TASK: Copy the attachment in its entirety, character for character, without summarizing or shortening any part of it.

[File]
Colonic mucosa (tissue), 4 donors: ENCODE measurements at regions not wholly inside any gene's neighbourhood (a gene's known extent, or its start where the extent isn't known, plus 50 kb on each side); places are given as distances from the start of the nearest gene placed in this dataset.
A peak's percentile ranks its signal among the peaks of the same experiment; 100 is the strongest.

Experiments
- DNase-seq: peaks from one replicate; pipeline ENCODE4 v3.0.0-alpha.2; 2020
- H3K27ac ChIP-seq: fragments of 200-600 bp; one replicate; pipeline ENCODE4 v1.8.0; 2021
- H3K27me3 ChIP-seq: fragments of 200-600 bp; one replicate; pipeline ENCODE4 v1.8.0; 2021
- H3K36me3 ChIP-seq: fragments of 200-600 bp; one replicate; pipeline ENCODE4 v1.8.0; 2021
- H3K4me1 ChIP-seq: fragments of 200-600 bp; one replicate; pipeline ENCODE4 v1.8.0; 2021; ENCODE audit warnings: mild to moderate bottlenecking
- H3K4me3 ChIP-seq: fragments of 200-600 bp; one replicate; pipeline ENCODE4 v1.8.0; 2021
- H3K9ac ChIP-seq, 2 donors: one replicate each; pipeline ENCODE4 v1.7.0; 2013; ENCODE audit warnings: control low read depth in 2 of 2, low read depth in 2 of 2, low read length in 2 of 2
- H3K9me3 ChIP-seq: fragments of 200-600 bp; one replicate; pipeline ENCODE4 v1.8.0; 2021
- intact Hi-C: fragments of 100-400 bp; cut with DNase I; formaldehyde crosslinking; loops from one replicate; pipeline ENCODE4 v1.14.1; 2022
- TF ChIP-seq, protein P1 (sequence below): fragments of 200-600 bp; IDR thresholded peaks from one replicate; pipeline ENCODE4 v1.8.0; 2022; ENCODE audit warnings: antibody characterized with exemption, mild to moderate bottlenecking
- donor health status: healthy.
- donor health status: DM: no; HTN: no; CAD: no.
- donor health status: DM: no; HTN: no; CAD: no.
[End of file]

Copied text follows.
Colonic mucosa (tissue), 4 donors: ENCODE measurements at regions not wholly inside any gene's neighbourhood (a gene's known extent, or its start where the extent isn't known, plus 50 kb on each side); places are given as distances from the start of the nearest gene placed in this dataset.
A peak's percentile ranks its signal among the peaks of the same experiment; 100 is the strongest.

Experiments
- DNase-seq: peaks from one replicate; pipeline ENCODE4 v3.0.0-alpha.2; 2020
- H3K27ac ChIP-seq: fragments of 200-600 bp; one replicate; pipeline ENCODE4 v1.8.0; 2021
- H3K27me3 ChIP-seq: fragments of 200-600 bp; one replicate; pipeline ENCODE4 v1.8.0; 2021
- H3K36me3 ChIP-seq: fragments of 200-600 bp; one replicate; pipeline ENCODE4 v1.8.0; 2021
- H3K4me1 ChIP-seq: fragments of 200-600 bp; one replicate; pipeline ENCODE4 v1.8.0; 2021; ENCODE audit warnings: mild to moderate bottlenecking
- H3K4me3 ChIP-seq: fragments of 200-600 bp; one replicate; pipeline ENCODE4 v1.8.0; 2021
- H3K9ac ChIP-seq, 2 donors: one replicate each; pipeline ENCODE4 v1.7.0; 2013; ENCODE audit warnings: control low read depth in 2 of 2, low read depth in 2 of 2, low read length in 2 of 2
- H3K9me3 ChIP-seq: fragments of 200-600 bp; one replicate; pipeline ENCODE4 v1.8.0; 2021
- intact Hi-C: fragments of 100-400 bp; cut with DNase I; formaldehyde crosslinking; loops from one replicate; pipeline ENCODE4 v1.14.1; 2022
- TF ChIP-seq, protein P1 (sequence below): fragments of 200-600 bp; IDR thresholded peaks from one replicate; pipeline ENCODE4 v1.8.0; 2022; ENCODE audit warnings: antibody characterized with exemption, mild to moderate bottlenecking
- donor health status: healthy.
- donor health status: DM: no; HTN: no; CAD: no.
- donor health status: DM: no; HTN: no; CAD: no.